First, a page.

Thus says the Lord to his anointed, to Cyrus,
whom he has taken by his right hand
to subdue nations before him
and strip the loins of kings,
to force gateways before him
that their gates be closed no more:
‘It is for the sake of my servant Jacob,
of Israel my chosen one,
that I have called you by your name,
conferring a title though you do not know me.
I am the Lord, unrivalled;
there is no other God besides me.
Though you do not know me, I arm you
that men may know from the rising to the setting of the sun
that, apart from me, all is nothing.’
First reading for the 29th Sunday in Ordinary Time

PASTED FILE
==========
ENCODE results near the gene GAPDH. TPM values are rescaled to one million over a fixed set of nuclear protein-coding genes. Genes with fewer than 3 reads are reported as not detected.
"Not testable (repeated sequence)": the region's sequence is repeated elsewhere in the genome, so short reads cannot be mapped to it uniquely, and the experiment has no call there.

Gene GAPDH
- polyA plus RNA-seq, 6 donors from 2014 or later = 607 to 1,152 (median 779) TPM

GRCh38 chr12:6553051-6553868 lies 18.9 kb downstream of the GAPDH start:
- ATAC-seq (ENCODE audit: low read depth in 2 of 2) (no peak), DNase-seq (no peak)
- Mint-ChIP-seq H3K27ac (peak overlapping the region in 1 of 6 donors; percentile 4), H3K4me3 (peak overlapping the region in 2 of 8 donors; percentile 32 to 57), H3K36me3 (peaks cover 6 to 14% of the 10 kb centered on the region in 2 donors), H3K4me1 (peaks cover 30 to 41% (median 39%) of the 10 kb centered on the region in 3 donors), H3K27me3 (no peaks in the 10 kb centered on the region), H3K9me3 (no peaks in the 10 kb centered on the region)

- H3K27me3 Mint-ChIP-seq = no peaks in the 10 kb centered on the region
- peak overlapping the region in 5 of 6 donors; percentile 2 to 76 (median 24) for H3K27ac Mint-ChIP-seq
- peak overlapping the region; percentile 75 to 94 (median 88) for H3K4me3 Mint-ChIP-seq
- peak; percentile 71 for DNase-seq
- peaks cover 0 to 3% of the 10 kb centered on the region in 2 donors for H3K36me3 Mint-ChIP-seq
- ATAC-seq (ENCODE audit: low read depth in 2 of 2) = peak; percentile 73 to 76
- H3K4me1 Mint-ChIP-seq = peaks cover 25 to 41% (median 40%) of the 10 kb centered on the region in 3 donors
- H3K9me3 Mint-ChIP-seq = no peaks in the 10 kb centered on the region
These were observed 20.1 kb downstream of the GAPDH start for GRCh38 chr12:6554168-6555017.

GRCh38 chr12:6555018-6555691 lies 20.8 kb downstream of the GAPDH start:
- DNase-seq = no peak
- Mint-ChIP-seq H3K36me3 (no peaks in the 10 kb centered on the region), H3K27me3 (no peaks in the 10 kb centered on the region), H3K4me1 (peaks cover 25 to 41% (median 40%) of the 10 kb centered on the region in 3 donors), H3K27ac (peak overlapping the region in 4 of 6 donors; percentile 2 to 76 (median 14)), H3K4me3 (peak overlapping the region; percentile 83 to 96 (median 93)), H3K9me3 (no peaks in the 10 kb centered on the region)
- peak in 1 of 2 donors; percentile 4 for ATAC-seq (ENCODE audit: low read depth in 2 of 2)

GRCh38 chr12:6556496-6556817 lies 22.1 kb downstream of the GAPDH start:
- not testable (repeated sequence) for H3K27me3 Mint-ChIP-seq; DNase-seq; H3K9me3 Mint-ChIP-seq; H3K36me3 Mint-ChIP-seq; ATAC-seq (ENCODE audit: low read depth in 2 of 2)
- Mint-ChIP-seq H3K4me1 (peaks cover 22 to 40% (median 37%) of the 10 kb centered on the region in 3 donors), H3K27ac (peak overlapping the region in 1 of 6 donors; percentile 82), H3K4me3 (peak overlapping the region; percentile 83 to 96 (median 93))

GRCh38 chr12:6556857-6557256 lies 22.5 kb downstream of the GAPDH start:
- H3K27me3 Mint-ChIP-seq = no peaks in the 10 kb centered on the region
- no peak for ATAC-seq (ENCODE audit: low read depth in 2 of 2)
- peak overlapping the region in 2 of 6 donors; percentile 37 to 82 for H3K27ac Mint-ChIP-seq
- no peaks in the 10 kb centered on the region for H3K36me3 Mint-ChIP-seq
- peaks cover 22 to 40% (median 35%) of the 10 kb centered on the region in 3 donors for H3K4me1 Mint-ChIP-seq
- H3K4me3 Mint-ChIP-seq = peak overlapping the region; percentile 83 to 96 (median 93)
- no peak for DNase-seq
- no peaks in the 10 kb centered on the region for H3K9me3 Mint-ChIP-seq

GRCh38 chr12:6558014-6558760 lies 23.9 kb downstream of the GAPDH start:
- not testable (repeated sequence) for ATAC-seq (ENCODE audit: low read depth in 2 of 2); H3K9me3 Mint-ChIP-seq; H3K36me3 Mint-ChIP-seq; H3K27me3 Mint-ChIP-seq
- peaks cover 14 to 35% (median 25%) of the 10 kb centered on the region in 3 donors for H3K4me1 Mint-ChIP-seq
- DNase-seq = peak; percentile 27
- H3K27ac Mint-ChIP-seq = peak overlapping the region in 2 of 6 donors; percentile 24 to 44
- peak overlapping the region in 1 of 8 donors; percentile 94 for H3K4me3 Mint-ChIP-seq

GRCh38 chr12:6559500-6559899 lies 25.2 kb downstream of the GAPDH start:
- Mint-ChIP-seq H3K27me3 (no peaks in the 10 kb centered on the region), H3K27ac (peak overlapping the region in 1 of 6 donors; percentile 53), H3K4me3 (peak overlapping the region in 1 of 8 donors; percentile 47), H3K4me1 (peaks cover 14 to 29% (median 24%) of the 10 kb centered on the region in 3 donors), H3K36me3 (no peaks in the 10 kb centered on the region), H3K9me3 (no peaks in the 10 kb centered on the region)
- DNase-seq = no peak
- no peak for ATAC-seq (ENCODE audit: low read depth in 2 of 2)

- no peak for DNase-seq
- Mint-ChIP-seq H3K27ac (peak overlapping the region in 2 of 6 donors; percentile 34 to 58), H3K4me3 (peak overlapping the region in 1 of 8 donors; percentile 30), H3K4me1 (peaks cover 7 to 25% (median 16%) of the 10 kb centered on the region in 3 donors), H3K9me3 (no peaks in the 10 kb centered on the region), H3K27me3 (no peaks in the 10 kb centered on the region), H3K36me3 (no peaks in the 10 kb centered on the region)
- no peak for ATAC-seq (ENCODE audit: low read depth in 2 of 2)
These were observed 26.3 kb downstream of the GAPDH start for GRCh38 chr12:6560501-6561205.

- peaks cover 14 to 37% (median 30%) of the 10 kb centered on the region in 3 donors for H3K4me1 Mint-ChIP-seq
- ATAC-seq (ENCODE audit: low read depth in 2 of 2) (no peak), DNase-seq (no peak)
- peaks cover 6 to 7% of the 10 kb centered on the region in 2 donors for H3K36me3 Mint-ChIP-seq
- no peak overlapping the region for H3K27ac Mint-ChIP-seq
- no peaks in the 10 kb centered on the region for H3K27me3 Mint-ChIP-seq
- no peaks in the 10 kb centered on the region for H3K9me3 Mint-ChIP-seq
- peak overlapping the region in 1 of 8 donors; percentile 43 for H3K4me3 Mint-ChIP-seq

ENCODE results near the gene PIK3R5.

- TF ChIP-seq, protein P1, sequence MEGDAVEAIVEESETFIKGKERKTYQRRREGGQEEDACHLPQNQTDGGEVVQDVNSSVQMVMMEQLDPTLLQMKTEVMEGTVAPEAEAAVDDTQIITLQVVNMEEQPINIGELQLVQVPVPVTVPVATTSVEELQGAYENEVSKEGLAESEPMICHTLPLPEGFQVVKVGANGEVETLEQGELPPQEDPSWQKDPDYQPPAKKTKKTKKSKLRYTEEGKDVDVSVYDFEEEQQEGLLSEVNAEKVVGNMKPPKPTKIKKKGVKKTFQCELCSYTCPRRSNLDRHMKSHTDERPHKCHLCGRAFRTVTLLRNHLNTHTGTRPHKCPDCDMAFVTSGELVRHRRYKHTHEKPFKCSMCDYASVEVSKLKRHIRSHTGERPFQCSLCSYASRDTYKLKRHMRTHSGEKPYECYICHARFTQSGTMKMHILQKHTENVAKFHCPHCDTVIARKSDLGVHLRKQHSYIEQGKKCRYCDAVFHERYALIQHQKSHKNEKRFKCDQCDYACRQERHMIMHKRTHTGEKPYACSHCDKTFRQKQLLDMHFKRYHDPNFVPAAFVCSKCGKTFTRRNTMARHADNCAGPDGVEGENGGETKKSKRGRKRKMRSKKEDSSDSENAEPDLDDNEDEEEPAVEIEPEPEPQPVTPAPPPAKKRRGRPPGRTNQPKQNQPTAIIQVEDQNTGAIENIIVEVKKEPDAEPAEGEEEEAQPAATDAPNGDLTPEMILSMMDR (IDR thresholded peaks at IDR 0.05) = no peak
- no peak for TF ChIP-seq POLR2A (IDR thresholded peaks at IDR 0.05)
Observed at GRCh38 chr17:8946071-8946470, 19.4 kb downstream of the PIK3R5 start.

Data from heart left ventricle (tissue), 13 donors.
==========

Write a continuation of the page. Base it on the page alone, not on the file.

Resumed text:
Isaiah gives Cyrus a good press! And it is a timely reminder how the Lord writes straight but often in lines that seem to us mighty angular and unpredictable… He is able to use Cyrus, conqueror of nations and seizer of empires, to further his intent for puny Israel, at this time almost smudged from the political map.
One wonders what comfort God’s restoration of the Chosen People that would be for the subdued nations, humiliated kings and pillaged cities.
God’s ways are not ours, and often enough we need to fall into awed silence before the revelation of God in human history. But it is sobering to reflect that so often in that history God’s ways are for us. And important for us to reflect on what do we do with the blessings that come our way, often won at such great cost.
Detail from stone panels of King Sennacherib (704-681 BC) at Nineveh (in modern northern Iraq) . British Museum, London. (c) 2017, Allen Morris.
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